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DNA Sequencing

Scientists have been exploring DNA sequencing methods ever since DNA was first discovered to have its unique double helix structure of sequenced bases. Credited with the discovery of the double helix form of DNA are scientists James Watson and Francis Crick, from England's Cambridge University, in 1953. They used clues and evidence gathered from other scientists, and together with one of them (Rosalind Franklin) received the Nobel Prize in 1962 for the double helix discovery.

As science evolves, so do DNA sequencing methods. In the beginnings, with less advanced technology than we now have, DNA sequencing was more crude and laborious; for the first couple decades DNA sequencing was through a process called Chromatography, which, simplified, means separating mixtures of substances into more basic parts, whose colors can be seen as photographically different in color.

In the early to late 1970's, more rapid newer methods of DNA sequencing were invented in quick succession, and many new methods since then have been created. Beginning in the early 1970's, Frederick Sanger and colleagues of the University of Cambridge founded a series of methods called 'Chain Termination' methods. They were quickly replaced in popularity by the Maxam-Gilbert DNA sequencing method, which was invented by Allan Maxam and Walter Gilbert around '76 - '77, based on first chemically modifying DNA and then cleaving it at specific bases. This method became popular because more pure DNA could be used, rather than having to clone read-starts to produce a single-strand DNA as needed to be done using Sanger's chain termination method.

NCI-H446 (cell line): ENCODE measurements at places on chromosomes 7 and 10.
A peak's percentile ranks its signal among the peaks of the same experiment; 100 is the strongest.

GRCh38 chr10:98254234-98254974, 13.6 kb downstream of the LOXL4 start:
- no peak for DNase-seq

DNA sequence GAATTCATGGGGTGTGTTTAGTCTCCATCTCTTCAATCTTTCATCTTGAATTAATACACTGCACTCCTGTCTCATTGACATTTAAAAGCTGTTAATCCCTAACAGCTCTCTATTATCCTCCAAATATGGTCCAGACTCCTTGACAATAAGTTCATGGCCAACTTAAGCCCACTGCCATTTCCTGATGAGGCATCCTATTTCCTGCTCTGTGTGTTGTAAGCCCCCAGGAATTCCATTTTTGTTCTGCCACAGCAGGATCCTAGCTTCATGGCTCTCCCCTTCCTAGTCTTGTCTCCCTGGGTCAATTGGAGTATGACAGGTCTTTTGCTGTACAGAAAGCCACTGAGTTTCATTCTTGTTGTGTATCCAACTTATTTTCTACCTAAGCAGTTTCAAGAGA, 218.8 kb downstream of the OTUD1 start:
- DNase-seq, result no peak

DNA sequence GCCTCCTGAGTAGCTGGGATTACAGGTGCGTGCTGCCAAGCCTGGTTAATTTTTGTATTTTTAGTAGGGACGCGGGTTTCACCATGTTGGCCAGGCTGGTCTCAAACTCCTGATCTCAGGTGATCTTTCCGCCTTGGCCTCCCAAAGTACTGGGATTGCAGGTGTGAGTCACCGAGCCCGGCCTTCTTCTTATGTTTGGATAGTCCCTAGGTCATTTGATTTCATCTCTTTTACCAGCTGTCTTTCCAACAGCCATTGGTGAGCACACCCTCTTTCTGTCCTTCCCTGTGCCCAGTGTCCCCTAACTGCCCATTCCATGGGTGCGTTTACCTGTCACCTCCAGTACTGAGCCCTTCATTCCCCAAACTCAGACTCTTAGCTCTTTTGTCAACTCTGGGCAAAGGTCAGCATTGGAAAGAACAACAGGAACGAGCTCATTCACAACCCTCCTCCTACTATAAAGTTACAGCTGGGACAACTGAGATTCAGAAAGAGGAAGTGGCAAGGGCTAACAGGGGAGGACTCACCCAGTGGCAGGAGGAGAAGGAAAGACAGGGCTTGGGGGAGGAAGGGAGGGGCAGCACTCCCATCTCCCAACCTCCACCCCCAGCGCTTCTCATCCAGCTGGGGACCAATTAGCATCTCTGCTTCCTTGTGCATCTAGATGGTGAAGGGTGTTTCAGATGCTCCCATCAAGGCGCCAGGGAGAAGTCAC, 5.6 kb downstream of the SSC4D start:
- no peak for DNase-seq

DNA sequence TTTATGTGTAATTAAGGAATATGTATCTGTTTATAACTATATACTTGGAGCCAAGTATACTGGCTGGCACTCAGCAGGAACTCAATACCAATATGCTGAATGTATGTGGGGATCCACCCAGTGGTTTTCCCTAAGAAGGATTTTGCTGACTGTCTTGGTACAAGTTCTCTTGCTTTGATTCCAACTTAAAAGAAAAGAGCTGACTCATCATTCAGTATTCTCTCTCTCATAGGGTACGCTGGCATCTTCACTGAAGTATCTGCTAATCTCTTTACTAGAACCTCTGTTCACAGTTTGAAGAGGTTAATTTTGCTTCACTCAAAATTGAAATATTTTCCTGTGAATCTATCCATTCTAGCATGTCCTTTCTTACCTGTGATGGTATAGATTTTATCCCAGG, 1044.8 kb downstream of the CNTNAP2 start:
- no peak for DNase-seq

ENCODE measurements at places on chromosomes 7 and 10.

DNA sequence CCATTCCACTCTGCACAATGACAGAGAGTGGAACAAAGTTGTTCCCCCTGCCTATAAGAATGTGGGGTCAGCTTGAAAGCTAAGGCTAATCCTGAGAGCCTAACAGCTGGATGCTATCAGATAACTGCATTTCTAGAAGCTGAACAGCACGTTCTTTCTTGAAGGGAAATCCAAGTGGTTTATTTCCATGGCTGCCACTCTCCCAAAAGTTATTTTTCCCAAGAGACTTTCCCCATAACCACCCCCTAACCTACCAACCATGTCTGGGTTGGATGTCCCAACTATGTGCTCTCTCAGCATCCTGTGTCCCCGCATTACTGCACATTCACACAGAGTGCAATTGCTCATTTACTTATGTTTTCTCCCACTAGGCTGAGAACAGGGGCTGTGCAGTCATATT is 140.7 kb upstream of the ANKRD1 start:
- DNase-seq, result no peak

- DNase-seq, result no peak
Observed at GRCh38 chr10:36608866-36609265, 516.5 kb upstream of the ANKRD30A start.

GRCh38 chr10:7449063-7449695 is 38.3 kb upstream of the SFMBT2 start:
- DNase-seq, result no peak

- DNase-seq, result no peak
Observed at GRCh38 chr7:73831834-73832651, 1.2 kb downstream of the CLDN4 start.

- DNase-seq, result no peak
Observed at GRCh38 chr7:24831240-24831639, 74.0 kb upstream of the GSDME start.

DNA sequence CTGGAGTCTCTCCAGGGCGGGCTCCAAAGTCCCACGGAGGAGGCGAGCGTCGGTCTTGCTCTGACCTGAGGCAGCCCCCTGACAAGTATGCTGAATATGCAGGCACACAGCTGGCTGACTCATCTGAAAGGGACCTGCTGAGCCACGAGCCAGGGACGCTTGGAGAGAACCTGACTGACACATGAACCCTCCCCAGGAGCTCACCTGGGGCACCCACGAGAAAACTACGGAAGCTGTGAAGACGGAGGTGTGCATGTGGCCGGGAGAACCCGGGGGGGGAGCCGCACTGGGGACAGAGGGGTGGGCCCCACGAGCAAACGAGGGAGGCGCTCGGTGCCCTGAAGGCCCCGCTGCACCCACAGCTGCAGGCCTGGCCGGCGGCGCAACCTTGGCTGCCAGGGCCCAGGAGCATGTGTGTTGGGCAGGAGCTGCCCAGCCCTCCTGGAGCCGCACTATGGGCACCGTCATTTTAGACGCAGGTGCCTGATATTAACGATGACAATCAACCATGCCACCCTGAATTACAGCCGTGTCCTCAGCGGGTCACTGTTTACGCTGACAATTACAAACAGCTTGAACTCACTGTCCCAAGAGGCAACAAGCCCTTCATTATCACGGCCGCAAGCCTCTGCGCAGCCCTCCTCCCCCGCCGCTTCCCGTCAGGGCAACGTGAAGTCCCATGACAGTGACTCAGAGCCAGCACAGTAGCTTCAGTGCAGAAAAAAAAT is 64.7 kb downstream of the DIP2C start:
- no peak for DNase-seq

However, that quickly changed around as the chain termination methods were made more efficient, and using less toxic chemicals and lower radiation than the Maxam-Gilbert method. Other less popular methods were discovered during those times but were either too labor-intensive, inaccurate, time-intensive, or simply too complicated to catch on widely. Since then, many more DNA sequencing methods have been invented, most of them derivations of Sanger's chain termination methods. They include terms such as Dye-Terminator Sequencing and Shotgun sequencing (a method used for large genomes).

Below: Different methods create different looks; here are samples of a variety of DNA sequence image outputs for different processes.

DNA sequencing
Other newer methods are called High-Throughput sequencing, In Vitro Clonal Amplification, Parallelized sequencing, Sequencing by Ligation, and current technologies studying DNA sequencing using mass spectrometers in various ways. The current race is to build a device and method that can do DNA sequencing of entire genomes very quickly, accurately, and at an economical price. The first DNA sequence cost an estimated $3 billion, and as of this writing the current cost is around $50,000. Companies are racing towards technology and machinery that will reduce the per-sequence cost to under $1000, and when it reaches that affordable level DNA sequencing will become a routine medical test just as an MRI or CT scan